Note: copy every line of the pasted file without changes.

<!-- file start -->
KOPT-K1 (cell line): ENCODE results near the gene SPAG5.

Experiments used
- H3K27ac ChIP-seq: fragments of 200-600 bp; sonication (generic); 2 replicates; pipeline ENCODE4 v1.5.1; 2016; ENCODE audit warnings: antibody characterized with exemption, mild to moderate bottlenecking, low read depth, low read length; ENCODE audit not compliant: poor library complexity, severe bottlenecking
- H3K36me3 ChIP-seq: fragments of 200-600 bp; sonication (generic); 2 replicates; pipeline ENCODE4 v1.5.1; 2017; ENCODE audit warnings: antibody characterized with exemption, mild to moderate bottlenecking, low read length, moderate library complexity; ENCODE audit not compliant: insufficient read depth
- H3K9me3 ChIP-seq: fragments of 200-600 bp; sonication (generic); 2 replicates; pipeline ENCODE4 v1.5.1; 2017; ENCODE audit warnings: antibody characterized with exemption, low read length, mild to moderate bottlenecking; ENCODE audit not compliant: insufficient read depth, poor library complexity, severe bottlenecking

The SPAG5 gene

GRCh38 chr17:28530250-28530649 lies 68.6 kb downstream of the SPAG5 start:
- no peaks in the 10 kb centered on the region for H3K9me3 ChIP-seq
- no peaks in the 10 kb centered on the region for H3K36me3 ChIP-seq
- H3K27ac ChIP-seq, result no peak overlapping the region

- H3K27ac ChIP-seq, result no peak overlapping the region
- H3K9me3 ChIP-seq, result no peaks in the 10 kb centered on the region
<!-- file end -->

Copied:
KOPT-K1 (cell line): ENCODE results near the gene SPAG5.

Experiments used
- H3K27ac ChIP-seq: fragments of 200-600 bp; sonication (generic); 2 replicates; pipeline ENCODE4 v1.5.1; 2016; ENCODE audit warnings: antibody characterized with exemption, mild to moderate bottlenecking, low read depth, low read length; ENCODE audit not compliant: poor library complexity, severe bottlenecking
- H3K36me3 ChIP-seq: fragments of 200-600 bp; sonication (generic); 2 replicates; pipeline ENCODE4 v1.5.1; 2017; ENCODE audit warnings: antibody characterized with exemption, mild to moderate bottlenecking, low read length, moderate library complexity; ENCODE audit not compliant: insufficient read depth
- H3K9me3 ChIP-seq: fragments of 200-600 bp; sonication (generic); 2 replicates; pipeline ENCODE4 v1.5.1; 2017; ENCODE audit warnings: antibody characterized with exemption, low read length, mild to moderate bottlenecking; ENCODE audit not compliant: insufficient read depth, poor library complexity, severe bottlenecking

The SPAG5 gene

GRCh38 chr17:28530250-28530649 lies 68.6 kb downstream of the SPAG5 start:
- no peaks in the 10 kb centered on the region for H3K9me3 ChIP-seq
- no peaks in the 10 kb centered on the region for H3K36me3 ChIP-seq
- H3K27ac ChIP-seq, result no peak overlapping the region

- H3K27ac ChIP-seq, result no peak overlapping the region
- H3K9me3 ChIP-seq, result no peaks in the 10 kb centered on the region